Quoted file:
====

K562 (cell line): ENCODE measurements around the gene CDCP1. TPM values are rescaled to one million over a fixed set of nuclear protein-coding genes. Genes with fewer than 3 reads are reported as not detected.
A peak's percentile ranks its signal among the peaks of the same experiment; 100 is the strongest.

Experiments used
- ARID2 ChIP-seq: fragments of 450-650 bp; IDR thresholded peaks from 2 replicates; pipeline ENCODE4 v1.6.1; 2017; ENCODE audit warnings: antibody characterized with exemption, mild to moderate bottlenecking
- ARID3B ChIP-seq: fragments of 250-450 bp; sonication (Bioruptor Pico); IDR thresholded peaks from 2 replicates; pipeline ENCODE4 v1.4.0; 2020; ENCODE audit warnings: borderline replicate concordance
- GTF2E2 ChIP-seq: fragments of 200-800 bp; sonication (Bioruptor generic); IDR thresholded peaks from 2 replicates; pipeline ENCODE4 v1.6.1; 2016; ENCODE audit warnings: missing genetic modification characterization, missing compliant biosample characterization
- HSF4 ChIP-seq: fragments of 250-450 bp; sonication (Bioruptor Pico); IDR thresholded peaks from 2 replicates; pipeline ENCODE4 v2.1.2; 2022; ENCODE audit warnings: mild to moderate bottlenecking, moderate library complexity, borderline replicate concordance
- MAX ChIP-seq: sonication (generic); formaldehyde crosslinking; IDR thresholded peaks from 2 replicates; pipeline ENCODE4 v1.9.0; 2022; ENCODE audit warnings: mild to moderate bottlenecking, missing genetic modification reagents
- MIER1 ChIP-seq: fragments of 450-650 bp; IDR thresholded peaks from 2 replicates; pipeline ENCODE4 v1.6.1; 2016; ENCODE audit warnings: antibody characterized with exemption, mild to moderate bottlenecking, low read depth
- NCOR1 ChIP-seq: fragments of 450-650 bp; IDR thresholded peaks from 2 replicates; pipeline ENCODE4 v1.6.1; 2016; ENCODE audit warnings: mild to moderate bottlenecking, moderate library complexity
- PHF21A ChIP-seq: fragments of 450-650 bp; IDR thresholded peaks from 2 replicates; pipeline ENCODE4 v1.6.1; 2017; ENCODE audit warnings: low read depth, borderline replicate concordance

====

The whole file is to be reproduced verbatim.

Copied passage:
K562 (cell line): ENCODE measurements around the gene CDCP1. TPM values are rescaled to one million over a fixed set of nuclear protein-coding genes. Genes with fewer than 3 reads are reported as not detected.
A peak's percentile ranks its signal among the peaks of the same experiment; 100 is the strongest.

Experiments used
- ARID2 ChIP-seq: fragments of 450-650 bp; IDR thresholded peaks from 2 replicates; pipeline ENCODE4 v1.6.1; 2017; ENCODE audit warnings: antibody characterized with exemption, mild to moderate bottlenecking
- ARID3B ChIP-seq: fragments of 250-450 bp; sonication (Bioruptor Pico); IDR thresholded peaks from 2 replicates; pipeline ENCODE4 v1.4.0; 2020; ENCODE audit warnings: borderline replicate concordance
- GTF2E2 ChIP-seq: fragments of 200-800 bp; sonication (Bioruptor generic); IDR thresholded peaks from 2 replicates; pipeline ENCODE4 v1.6.1; 2016; ENCODE audit warnings: missing genetic modification characterization, missing compliant biosample characterization
- HSF4 ChIP-seq: fragments of 250-450 bp; sonication (Bioruptor Pico); IDR thresholded peaks from 2 replicates; pipeline ENCODE4 v2.1.2; 2022; ENCODE audit warnings: mild to moderate bottlenecking, moderate library complexity, borderline replicate concordance
- MAX ChIP-seq: sonication (generic); formaldehyde crosslinking; IDR thresholded peaks from 2 replicates; pipeline ENCODE4 v1.9.0; 2022; ENCODE audit warnings: mild to moderate bottlenecking, missing genetic modification reagents
- MIER1 ChIP-seq: fragments of 450-650 bp; IDR thresholded peaks from 2 replicates; pipeline ENCODE4 v1.6.1; 2016; ENCODE audit warnings: antibody characterized with exemption, mild to moderate bottlenecking, low read depth
- NCOR1 ChIP-seq: fragments of 450-650 bp; IDR thresholded peaks from 2 replicates; pipeline ENCODE4 v1.6.1; 2016; ENCODE audit warnings: mild to moderate bottlenecking, moderate library complexity
- PHF21A ChIP-seq: fragments of 450-650 bp; IDR thresholded peaks from 2 replicates; pipeline ENCODE4 v1.6.1; 2017; ENCODE audit warnings: low read depth, borderline replicate concordance